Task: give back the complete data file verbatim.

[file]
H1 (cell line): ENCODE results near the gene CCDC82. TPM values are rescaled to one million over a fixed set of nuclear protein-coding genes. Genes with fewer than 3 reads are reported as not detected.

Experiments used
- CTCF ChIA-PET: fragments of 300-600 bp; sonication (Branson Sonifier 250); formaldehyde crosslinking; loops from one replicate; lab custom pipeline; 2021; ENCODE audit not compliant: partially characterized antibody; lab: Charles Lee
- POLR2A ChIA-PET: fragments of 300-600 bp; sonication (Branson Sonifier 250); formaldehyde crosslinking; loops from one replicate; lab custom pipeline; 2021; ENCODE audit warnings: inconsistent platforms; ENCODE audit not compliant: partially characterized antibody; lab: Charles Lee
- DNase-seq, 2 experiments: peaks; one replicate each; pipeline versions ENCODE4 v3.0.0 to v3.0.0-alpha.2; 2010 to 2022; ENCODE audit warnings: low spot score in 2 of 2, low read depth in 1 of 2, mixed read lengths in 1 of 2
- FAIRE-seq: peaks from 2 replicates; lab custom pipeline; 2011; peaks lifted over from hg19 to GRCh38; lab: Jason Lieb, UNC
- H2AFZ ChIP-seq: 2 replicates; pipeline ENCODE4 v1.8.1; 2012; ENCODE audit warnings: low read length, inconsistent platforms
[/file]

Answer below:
H1 (cell line): ENCODE results near the gene CCDC82. TPM values are rescaled to one million over a fixed set of nuclear protein-coding genes. Genes with fewer than 3 reads are reported as not detected.

Experiments used
- CTCF ChIA-PET: fragments of 300-600 bp; sonication (Branson Sonifier 250); formaldehyde crosslinking; loops from one replicate; lab custom pipeline; 2021; ENCODE audit not compliant: partially characterized antibody; lab: Charles Lee
- POLR2A ChIA-PET: fragments of 300-600 bp; sonication (Branson Sonifier 250); formaldehyde crosslinking; loops from one replicate; lab custom pipeline; 2021; ENCODE audit warnings: inconsistent platforms; ENCODE audit not compliant: partially characterized antibody; lab: Charles Lee
- DNase-seq, 2 experiments: peaks; one replicate each; pipeline versions ENCODE4 v3.0.0 to v3.0.0-alpha.2; 2010 to 2022; ENCODE audit warnings: low spot score in 2 of 2, low read depth in 1 of 2, mixed read lengths in 1 of 2
- FAIRE-seq: peaks from 2 replicates; lab custom pipeline; 2011; peaks lifted over from hg19 to GRCh38; lab: Jason Lieb, UNC
- H2AFZ ChIP-seq: 2 replicates; pipeline ENCODE4 v1.8.1; 2012; ENCODE audit warnings: low read length, inconsistent platforms